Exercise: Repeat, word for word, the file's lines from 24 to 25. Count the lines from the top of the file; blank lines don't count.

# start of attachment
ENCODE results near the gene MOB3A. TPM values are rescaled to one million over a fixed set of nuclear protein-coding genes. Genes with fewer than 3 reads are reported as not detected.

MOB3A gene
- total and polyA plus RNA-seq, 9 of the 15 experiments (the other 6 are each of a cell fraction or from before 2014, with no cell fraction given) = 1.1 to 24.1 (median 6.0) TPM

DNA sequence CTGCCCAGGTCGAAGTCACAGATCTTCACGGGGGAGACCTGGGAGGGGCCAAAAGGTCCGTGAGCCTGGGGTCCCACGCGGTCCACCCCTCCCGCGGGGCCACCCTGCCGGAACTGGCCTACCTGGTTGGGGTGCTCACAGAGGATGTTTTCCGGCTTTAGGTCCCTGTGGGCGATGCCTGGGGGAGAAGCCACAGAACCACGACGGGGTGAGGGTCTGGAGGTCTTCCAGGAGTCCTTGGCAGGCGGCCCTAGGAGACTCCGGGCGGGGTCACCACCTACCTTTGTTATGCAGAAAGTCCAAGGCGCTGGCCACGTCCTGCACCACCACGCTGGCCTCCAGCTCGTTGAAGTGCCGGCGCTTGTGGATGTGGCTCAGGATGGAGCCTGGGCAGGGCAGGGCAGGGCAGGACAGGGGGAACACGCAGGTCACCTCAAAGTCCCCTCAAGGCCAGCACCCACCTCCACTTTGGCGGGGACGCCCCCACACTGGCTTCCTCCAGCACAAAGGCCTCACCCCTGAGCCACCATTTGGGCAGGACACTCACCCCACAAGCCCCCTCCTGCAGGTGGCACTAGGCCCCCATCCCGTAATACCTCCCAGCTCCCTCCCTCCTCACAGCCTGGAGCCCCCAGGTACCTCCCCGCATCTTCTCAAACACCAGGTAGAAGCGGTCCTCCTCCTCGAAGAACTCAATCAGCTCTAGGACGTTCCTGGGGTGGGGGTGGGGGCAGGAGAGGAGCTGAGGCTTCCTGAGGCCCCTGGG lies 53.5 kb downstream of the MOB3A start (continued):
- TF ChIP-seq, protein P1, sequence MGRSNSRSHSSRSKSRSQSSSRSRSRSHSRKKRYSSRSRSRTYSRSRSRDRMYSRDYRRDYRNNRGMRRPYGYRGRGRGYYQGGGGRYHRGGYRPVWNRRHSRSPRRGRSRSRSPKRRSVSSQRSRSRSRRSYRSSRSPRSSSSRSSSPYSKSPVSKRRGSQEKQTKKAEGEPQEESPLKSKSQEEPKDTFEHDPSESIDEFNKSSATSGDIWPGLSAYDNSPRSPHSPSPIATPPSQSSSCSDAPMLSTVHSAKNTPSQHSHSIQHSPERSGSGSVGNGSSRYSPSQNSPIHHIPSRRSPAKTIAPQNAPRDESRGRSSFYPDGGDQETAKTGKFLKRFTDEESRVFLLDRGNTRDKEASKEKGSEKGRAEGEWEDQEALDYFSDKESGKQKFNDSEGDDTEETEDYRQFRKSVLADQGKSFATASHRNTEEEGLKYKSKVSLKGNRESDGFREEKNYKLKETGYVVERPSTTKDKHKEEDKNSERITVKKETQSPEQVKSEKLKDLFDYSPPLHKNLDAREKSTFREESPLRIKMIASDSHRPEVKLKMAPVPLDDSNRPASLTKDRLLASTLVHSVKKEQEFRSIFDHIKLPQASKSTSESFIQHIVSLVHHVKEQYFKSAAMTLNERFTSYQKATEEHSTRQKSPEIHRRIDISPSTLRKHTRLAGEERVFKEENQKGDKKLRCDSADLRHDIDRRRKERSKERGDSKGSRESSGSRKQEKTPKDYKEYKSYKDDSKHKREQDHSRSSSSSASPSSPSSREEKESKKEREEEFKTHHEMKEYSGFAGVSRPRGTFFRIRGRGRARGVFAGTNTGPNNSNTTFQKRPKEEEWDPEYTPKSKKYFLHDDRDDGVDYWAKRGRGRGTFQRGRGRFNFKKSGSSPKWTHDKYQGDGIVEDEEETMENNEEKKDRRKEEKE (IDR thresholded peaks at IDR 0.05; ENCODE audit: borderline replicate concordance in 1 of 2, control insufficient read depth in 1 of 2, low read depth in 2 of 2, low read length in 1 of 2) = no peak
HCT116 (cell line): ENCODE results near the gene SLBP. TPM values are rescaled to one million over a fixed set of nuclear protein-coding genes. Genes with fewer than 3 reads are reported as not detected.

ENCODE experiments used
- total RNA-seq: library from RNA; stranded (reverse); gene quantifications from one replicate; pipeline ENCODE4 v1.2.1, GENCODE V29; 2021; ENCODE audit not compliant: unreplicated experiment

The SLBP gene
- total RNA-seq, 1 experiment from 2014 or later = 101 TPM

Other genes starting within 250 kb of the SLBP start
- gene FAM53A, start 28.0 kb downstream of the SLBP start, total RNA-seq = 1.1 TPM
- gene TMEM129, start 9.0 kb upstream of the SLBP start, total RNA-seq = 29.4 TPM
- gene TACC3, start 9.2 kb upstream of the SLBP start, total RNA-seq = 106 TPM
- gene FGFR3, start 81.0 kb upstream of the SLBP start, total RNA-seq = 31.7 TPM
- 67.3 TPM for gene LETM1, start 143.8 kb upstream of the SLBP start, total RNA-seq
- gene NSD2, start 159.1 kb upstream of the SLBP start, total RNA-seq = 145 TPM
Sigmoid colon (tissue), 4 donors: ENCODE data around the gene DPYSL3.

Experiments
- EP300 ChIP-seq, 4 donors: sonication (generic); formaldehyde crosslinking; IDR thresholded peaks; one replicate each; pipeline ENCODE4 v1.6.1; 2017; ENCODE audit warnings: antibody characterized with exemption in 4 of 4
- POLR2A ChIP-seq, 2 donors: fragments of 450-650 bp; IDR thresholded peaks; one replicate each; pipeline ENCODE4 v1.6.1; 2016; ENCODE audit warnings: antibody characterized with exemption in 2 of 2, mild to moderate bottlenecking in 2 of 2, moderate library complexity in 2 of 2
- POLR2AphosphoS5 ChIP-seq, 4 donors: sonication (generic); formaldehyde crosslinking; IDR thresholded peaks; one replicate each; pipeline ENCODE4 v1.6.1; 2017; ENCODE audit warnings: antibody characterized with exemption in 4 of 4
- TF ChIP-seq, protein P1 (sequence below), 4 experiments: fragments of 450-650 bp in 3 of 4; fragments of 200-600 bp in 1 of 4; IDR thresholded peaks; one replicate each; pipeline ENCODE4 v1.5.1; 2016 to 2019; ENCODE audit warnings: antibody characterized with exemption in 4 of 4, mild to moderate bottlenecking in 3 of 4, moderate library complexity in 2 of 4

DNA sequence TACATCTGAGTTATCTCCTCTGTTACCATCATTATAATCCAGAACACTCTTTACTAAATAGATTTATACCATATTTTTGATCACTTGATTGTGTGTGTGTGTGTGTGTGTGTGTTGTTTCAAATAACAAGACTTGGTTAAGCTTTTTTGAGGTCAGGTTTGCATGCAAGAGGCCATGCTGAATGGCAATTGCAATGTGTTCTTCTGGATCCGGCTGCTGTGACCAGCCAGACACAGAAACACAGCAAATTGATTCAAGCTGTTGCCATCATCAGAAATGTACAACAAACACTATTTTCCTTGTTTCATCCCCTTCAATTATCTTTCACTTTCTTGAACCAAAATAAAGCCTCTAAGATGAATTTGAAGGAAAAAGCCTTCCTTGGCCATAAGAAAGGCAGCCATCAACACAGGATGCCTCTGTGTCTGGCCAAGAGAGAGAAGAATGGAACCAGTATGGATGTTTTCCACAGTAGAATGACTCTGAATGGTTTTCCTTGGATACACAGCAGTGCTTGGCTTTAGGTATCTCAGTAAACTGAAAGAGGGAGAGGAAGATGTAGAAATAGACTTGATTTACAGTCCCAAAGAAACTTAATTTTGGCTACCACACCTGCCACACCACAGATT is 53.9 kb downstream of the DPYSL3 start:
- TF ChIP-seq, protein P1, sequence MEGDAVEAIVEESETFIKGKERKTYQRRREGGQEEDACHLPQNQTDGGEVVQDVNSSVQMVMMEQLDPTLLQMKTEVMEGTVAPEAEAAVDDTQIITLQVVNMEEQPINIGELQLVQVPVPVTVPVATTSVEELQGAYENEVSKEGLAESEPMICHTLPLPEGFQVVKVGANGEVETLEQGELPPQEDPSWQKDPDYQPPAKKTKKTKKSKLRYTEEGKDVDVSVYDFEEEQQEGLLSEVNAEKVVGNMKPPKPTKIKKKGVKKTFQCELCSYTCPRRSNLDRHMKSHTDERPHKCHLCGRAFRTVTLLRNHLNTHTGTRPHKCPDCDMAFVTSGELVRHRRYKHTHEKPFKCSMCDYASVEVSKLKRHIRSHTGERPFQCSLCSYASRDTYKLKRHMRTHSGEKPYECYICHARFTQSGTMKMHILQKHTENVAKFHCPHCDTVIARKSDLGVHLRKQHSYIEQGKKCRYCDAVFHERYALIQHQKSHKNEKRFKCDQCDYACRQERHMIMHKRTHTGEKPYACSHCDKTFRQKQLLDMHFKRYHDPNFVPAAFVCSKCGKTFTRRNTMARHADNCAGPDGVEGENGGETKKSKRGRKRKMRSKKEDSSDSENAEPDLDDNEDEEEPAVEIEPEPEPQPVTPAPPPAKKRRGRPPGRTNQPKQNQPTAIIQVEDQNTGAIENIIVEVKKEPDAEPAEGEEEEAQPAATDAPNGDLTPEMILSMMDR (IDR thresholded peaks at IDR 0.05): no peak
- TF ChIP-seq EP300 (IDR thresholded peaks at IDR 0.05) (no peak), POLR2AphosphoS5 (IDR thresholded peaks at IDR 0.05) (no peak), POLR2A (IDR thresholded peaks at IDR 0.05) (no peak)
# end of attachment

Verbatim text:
DNA sequence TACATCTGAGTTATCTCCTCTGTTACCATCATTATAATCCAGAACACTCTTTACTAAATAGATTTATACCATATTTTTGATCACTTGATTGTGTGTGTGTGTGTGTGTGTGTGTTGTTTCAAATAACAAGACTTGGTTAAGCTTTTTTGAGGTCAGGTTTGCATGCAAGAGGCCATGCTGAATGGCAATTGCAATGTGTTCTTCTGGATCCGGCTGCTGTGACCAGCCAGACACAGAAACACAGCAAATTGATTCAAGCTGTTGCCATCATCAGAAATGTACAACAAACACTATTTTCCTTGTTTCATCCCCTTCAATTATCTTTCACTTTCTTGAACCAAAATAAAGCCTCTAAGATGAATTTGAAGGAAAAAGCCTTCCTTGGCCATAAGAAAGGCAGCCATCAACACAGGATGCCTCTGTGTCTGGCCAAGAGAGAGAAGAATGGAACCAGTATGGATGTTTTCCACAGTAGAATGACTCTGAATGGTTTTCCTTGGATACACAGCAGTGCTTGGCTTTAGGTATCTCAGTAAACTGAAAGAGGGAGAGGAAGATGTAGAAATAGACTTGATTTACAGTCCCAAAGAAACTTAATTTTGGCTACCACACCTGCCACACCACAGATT is 53.9 kb downstream of the DPYSL3 start:
- TF ChIP-seq, protein P1, sequence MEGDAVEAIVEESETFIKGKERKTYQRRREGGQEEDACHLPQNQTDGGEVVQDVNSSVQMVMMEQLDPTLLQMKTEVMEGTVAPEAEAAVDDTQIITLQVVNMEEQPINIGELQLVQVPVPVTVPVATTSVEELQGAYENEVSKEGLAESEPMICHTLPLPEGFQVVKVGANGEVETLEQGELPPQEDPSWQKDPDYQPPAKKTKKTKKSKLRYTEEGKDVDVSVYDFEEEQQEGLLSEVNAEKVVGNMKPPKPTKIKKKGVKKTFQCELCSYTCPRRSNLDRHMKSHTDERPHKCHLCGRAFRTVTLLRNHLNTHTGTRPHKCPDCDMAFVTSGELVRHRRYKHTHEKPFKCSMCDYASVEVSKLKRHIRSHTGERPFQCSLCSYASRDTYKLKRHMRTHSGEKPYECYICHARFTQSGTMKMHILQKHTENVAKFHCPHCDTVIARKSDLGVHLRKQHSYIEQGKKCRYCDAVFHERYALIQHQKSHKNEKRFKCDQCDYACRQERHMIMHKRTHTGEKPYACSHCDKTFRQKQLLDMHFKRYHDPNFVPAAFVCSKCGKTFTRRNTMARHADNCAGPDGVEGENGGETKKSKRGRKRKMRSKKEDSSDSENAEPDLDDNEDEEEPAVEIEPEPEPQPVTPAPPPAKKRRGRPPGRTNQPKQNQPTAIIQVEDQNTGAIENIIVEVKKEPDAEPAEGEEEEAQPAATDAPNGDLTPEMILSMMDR (IDR thresholded peaks at IDR 0.05): no peak